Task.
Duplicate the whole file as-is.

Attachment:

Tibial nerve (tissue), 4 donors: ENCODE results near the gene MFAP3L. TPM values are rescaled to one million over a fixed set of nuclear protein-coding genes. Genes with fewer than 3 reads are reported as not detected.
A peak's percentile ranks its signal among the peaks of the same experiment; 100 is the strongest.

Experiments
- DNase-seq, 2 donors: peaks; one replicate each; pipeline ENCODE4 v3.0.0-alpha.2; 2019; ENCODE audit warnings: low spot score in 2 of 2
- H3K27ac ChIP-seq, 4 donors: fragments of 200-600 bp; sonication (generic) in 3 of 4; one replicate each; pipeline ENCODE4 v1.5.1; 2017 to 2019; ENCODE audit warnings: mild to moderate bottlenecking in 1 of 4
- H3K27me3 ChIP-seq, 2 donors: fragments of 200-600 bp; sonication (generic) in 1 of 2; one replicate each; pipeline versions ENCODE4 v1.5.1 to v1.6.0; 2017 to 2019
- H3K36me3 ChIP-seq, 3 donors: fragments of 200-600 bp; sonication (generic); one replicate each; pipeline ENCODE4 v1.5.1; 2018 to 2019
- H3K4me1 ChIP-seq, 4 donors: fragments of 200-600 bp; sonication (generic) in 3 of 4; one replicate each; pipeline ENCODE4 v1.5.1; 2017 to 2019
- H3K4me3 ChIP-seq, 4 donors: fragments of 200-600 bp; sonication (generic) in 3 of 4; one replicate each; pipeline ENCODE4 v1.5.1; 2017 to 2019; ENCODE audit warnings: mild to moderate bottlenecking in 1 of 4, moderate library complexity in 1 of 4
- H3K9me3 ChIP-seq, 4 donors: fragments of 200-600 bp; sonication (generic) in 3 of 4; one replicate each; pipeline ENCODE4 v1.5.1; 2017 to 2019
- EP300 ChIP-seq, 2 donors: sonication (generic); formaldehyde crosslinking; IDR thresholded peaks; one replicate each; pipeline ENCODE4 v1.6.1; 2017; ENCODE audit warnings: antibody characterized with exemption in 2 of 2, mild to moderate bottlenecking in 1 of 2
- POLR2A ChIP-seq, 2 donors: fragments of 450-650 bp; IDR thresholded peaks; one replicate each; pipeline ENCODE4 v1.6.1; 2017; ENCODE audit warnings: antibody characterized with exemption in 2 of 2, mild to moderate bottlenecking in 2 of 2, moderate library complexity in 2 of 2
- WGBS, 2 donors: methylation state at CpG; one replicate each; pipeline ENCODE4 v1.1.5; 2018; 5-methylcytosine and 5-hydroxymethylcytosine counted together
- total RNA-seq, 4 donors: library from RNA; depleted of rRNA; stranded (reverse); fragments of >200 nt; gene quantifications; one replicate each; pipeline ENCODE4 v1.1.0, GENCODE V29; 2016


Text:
Tibial nerve (tissue), 4 donors: ENCODE results near the gene MFAP3L. TPM values are rescaled to one million over a fixed set of nuclear protein-coding genes. Genes with fewer than 3 reads are reported as not detected.
A peak's percentile ranks its signal among the peaks of the same experiment; 100 is the strongest.

Experiments
- DNase-seq, 2 donors: peaks; one replicate each; pipeline ENCODE4 v3.0.0-alpha.2; 2019; ENCODE audit warnings: low spot score in 2 of 2
- H3K27ac ChIP-seq, 4 donors: fragments of 200-600 bp; sonication (generic) in 3 of 4; one replicate each; pipeline ENCODE4 v1.5.1; 2017 to 2019; ENCODE audit warnings: mild to moderate bottlenecking in 1 of 4
- H3K27me3 ChIP-seq, 2 donors: fragments of 200-600 bp; sonication (generic) in 1 of 2; one replicate each; pipeline versions ENCODE4 v1.5.1 to v1.6.0; 2017 to 2019
- H3K36me3 ChIP-seq, 3 donors: fragments of 200-600 bp; sonication (generic); one replicate each; pipeline ENCODE4 v1.5.1; 2018 to 2019
- H3K4me1 ChIP-seq, 4 donors: fragments of 200-600 bp; sonication (generic) in 3 of 4; one replicate each; pipeline ENCODE4 v1.5.1; 2017 to 2019
- H3K4me3 ChIP-seq, 4 donors: fragments of 200-600 bp; sonication (generic) in 3 of 4; one replicate each; pipeline ENCODE4 v1.5.1; 2017 to 2019; ENCODE audit warnings: mild to moderate bottlenecking in 1 of 4, moderate library complexity in 1 of 4
- H3K9me3 ChIP-seq, 4 donors: fragments of 200-600 bp; sonication (generic) in 3 of 4; one replicate each; pipeline ENCODE4 v1.5.1; 2017 to 2019
- EP300 ChIP-seq, 2 donors: sonication (generic); formaldehyde crosslinking; IDR thresholded peaks; one replicate each; pipeline ENCODE4 v1.6.1; 2017; ENCODE audit warnings: antibody characterized with exemption in 2 of 2, mild to moderate bottlenecking in 1 of 2
- POLR2A ChIP-seq, 2 donors: fragments of 450-650 bp; IDR thresholded peaks; one replicate each; pipeline ENCODE4 v1.6.1; 2017; ENCODE audit warnings: antibody characterized with exemption in 2 of 2, mild to moderate bottlenecking in 2 of 2, moderate library complexity in 2 of 2
- WGBS, 2 donors: methylation state at CpG; one replicate each; pipeline ENCODE4 v1.1.5; 2018; 5-methylcytosine and 5-hydroxymethylcytosine counted together
- total RNA-seq, 4 donors: library from RNA; depleted of rRNA; stranded (reverse); fragments of >200 nt; gene quantifications; one replicate each; pipeline ENCODE4 v1.1.0, GENCODE V29; 2016